Any regular gig-goer can attest to the trepidation that strikes your heart when a solitary band member takes to the stage before the set time. Not many things can silence a metal crowd but when Fleshgod Apocalypse's drummer Francesco Paoli hobbles on-stage there is a collective freeze amidst the audience. As he begins to explain his apparent ankle injury (the backstory of which I lose in the midst of my brain frantically begging "Please don't cancel! PLEASE DON'T CANCEL!", he informs us that the bad news is he'll be playing at fifty percent capacity (with additional technical aids) but that the good news is (in typified tradition of FA's dramatic flair) the show will go on!
You'll have seen the phrase "Classical music is just metal music before electricity", now imagine that Bill and Ted in their Excellent Adventure travelled back to the Renaissance period and transported a more than irritated Monteverdi and Gesualdo centre-stage, electric guitar in hands: this is Fleshgod Apocalypse. In fact, from the visual spectacle of the band in their eloquent (if a little decayed) attire, enhanced by masked prima donna Veronica Bordacchini and encompassed within the flickering lights of multiple candelabras, it would be easier to envisage that the greats themselves had been raised from the ground and were prepared to play the last gig of their lives... or deaths? Flowing seamlessly between each asymmetrically-timed opus, the 3 vocalists (with bassist Paolo Rossi giving any castrato a run for their money) weave a varied yet cohesive tale of treachery, charged by the anguished tinkling melodies of Francesco Ferrini and interspersed with defiant monologues fervently spat out by Tommaso Riccardi. The addition of synchronised wind-milling amidst artillery-fire percussion throughout the more recent Syphilis to the crowd pleasing The Violation (how has it been 6 years already?) invites mass 'headstomping' (a skilled combination of headbanging and marching in tandem) and most impressive wall of death of the weekend. When FA command it, you do not ignore.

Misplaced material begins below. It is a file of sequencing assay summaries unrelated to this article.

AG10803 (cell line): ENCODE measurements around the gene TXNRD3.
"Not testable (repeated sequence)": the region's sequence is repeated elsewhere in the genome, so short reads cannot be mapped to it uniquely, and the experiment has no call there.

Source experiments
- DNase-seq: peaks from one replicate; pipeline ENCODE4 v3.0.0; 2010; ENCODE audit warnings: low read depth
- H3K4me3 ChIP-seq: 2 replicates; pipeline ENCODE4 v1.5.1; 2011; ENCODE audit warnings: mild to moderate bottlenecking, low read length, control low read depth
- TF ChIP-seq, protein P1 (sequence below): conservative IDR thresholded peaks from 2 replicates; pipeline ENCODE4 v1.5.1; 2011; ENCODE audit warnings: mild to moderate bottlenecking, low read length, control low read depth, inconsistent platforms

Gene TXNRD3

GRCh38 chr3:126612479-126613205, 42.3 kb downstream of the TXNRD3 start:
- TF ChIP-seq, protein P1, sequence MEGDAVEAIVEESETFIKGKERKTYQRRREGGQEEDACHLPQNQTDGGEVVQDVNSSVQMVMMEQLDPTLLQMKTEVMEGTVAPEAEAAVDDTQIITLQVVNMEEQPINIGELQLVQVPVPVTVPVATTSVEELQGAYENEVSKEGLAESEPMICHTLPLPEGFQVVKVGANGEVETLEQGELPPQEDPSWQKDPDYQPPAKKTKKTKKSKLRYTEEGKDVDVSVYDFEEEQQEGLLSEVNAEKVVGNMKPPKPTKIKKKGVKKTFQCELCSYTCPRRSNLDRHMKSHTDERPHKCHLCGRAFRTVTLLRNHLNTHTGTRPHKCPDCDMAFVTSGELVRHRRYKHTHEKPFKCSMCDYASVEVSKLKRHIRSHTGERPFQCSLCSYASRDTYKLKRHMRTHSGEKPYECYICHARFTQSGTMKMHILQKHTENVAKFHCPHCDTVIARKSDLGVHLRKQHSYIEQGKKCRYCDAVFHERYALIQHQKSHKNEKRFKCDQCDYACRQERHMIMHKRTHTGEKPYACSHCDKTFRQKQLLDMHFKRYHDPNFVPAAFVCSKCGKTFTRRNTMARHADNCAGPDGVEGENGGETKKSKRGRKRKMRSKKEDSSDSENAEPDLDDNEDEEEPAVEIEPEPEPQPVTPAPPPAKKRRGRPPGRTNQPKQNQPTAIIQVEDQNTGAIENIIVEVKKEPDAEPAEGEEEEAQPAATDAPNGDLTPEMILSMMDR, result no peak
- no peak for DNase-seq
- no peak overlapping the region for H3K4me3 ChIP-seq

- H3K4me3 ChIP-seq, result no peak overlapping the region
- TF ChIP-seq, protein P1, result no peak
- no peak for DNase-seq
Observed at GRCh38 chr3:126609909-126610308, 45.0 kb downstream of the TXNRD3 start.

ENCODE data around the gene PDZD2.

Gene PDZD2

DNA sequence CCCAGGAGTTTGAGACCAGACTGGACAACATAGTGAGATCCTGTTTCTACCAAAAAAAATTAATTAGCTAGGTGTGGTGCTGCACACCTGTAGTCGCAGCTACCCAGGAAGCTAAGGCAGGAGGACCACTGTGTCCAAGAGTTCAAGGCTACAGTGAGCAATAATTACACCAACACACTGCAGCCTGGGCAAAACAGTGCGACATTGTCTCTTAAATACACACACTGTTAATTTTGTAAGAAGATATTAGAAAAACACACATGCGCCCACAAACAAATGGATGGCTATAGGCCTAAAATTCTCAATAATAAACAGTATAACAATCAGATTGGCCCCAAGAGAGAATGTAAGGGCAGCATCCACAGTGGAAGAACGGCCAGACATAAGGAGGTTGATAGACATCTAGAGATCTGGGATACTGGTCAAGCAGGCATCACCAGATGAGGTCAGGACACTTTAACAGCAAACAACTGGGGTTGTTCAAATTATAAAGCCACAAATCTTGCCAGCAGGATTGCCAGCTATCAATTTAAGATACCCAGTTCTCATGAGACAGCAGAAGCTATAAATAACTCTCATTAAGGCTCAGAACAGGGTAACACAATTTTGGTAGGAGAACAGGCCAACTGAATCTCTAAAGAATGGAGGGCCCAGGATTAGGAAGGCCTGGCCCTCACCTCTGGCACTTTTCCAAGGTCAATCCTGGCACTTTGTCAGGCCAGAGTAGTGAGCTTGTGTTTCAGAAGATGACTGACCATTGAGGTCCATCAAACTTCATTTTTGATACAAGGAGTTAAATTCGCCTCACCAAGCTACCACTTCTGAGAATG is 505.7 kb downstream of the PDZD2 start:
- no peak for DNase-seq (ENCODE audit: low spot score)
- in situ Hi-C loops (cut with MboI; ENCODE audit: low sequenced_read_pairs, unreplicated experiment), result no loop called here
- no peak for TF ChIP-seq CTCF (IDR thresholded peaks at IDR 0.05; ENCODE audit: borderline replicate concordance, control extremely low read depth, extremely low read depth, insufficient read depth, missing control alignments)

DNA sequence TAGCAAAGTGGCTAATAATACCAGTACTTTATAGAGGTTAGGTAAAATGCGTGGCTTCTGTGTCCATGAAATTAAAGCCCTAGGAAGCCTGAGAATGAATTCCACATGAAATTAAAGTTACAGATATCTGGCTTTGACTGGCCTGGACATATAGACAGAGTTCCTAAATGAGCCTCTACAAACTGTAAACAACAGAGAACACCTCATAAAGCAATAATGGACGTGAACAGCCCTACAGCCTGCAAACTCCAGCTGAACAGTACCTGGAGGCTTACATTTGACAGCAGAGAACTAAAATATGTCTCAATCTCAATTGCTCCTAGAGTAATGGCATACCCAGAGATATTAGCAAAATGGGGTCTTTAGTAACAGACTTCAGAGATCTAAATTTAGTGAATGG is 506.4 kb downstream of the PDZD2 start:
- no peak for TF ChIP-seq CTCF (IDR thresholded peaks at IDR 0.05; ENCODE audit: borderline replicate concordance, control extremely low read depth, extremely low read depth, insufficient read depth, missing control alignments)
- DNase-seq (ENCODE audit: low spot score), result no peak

Fleshgod Apocalypse are the type of band who can both pummel your aural senses while sitting alone at home with a nice glass of Barolo (they do actually sell their own wine) or when downing a lukewarm can of Tennent's with your mates inside a festival tent. I've read before that your bona fide opera may not hold them in the same esteem as a metal fan but I disagree. If this band in all their majestic glory, played with a full orchestra at the La Scala Opera House there would be but one response. Bravi!
Just as you're wondering how you're going to get back up after being crushed under such an exquisite wall of noise, along come the penultimate act in stripped-down SDM stalwarts Grave to drag you further into the depths with the eerie opener and monster-movie growl of 'Into the Grave'. Providing a frenzied, yet fluid set spanning almost 25 years and featuring debut album favourite 'Deformed' to the more recent release 'Out of Respect for the Dead' Grave deliver a devastatingly raw, full-throttled performance harking back to the glory days of old school Swedish death metal. Even though 'You'll Never See' is introduced as an 'old fucker' it is clear from the flailing youngsters in the pit that this full-blooded, sense-battering track holds up today as strongly today as it did in 1992 and is delivered just as furiously.